Normally my awesome editors just let me make puns and dick jokes and wax poetic about the golden days of Must See TV Thursdays… except for ‘Inside Schwartz’. (Remember that one? That was hard to watch.) But this time, in honor of Black History Month and all the people of color who comprise an integral part of the LGBT community, they asked me to write about racism within the LGBT community. Cool – challenge accepted!
Except that I’m white.
And asking me to write about racism is like asking me to write about a vagina: I haven’t personally experienced either. Sure, I’ve certainly read enough about both; my graduate work was on the experience of African-American students at predominantly white colleges. But I’ve never been the victim of racism, and “I’ve dated a black guy, so…” has become dangerously analogous to “I have a black friend, so…” (Though full disclosure – I have dated a few black guys. And Latinos. And Asians. Hey man – hot is hot!).
It’s hard to have a conversation about race within the LGBT community because those of us who identify as LGBT are, in and of itself, in a minority. (And it’s even harder to have a conversation about race and try to relate it to “Friends”, as I want to do, primarily because it wasn’t an issue that was ever explored… they didn’t even have a special Kwanzaa episode… perhaps featuring the return of the Holiday Armadillo?) Sure, I can look at it from my perspective and draw some correlations: I’m gay and technically legally disabled (even thought my doctor won’t give me a handicapped parking pass which sucks cuz sometimes there’s a handicap space RIGHT in front of the movie theater) so arguably I have some experience with direct discrimination. But while these two things do indeed make me a minority, they are statuses that can be hidden… and if I do indeed choose to hide them, I’m seen only as ‘white man’; I’m seen as ‘majority’. Our brethren and sistren (it’s a word) of color don’t have it as easy as I do. At the risk of being reductive, I’m gonna piggyback off a point I made in last month’s column, regarding this horrible and pervasive phrase: “no fems, no fatties, no Asians”.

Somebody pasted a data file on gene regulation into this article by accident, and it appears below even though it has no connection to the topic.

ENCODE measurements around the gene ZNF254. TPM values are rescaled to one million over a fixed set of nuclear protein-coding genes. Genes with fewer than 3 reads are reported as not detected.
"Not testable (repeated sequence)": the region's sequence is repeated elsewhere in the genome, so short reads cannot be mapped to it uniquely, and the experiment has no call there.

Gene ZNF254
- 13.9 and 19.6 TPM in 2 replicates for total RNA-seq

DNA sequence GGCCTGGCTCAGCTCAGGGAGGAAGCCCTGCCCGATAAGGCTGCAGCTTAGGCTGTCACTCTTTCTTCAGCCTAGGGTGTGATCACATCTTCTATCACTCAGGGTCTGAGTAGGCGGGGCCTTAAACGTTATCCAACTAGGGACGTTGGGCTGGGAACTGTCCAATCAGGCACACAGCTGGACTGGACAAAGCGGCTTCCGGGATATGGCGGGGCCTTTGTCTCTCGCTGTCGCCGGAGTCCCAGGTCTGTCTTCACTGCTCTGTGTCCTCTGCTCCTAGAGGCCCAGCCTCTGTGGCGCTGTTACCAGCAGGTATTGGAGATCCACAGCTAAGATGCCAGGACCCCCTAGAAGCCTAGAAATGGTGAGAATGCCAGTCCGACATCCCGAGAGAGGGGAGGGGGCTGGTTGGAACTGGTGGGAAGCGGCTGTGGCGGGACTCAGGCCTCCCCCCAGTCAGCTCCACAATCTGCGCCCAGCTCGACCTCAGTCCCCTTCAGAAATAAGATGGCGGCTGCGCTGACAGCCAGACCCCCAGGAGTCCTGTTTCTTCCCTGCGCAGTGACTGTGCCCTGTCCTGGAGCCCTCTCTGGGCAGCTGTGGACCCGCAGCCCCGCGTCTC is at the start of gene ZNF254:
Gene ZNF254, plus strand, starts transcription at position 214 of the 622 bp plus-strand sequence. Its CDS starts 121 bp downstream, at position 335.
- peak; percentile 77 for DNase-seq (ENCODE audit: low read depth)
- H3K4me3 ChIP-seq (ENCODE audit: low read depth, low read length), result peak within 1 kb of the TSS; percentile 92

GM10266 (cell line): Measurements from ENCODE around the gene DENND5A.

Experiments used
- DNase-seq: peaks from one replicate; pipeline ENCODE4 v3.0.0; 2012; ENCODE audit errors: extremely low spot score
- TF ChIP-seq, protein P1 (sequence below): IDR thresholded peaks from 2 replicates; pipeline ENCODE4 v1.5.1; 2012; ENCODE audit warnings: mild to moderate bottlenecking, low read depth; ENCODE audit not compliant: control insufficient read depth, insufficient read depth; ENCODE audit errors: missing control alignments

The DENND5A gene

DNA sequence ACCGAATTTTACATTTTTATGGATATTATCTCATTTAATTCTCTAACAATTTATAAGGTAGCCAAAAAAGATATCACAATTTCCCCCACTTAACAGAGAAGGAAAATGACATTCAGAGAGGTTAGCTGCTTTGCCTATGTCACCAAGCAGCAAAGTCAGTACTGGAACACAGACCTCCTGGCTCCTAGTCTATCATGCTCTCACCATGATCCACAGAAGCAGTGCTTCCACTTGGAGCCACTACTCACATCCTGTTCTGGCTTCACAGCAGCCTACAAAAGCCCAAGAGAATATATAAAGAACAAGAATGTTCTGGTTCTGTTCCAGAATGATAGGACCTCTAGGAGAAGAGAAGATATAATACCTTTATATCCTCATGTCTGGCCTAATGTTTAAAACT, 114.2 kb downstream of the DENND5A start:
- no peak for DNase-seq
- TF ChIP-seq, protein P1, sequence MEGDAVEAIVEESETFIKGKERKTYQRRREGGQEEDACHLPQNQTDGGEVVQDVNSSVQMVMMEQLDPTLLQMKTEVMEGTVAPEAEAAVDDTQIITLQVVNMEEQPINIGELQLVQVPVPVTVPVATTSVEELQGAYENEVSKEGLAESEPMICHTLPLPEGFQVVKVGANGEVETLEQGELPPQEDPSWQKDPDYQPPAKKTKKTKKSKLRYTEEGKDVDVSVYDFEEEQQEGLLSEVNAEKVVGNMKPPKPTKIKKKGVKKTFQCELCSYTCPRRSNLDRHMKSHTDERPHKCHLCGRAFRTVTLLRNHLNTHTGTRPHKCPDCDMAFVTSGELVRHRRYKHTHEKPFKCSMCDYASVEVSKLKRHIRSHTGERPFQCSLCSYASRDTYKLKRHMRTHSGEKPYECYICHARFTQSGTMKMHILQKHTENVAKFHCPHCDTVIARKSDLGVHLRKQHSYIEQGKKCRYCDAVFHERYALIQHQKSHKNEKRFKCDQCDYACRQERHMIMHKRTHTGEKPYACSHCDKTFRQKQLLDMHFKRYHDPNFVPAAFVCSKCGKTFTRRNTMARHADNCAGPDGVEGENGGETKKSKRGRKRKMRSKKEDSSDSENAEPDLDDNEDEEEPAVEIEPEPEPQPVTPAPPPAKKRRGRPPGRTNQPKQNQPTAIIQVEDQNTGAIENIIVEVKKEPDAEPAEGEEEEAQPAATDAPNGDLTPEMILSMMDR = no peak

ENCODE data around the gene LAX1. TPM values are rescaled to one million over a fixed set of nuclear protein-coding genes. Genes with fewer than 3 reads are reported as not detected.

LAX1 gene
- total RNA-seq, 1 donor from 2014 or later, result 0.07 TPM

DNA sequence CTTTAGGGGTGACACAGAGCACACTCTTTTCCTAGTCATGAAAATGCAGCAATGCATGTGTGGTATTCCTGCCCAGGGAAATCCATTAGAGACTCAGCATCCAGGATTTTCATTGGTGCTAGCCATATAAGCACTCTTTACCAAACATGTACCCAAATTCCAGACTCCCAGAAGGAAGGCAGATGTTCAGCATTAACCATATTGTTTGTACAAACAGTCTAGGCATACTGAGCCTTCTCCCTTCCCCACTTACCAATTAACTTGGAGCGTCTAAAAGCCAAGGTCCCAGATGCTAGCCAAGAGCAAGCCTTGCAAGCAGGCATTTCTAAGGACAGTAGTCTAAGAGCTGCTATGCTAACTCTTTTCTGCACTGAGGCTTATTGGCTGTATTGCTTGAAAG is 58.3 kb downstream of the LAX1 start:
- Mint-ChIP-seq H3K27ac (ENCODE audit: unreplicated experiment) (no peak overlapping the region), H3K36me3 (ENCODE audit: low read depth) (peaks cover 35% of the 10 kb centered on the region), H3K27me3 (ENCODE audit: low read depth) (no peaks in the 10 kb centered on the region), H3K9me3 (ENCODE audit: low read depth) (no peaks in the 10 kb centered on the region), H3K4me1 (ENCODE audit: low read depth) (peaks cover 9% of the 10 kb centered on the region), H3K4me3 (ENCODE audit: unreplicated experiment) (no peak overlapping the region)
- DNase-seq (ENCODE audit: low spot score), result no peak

Let’s break this down: guys who are “fem” or “fat” – you know you’re seen as fem or fat. It’s not a surprise to you. So, to compensate, a lot of “fem” guys will ‘butch it up’, as a way to fall more into the fantasy or prototype of what is attractive to gay guys (and don’t give me that – yes you do. You certainly aren’t opening with “OMG did you see Bernadette Peters Live on PBS?! SLAAAAAY MAMA! Anyway bro, DTF?”). So to hide this, you can butch it up if what you’re looking to do is get laid. It’s not like he’s spending the night. (He’s probably allergic to your five cats anyway.)
For the fatties out there – man, people can be tough in this age of steroids and ‘prescription’ testosterone. Look, if you feel confident about the way you look – live your life and don’t get down about the guys who are judging you on your appearance. Plus, confidence is ridiculously sexy. Then again, everyone is judged for their appearance. So if it’s really getting you down, you can make some lifestyle changes. But Asians… can’t just stop being Asian; they can’t un-race themselves. Fem guys can hide their natural proclivities by lowering their voice, fat guys can change a profile pic to a more flattering photo with less chins… but Asian guys can’t just be less Chin (nailed it).
This begs the question – when gay guys put these types of things on their dating profiles, are they being honest, or are they being racist?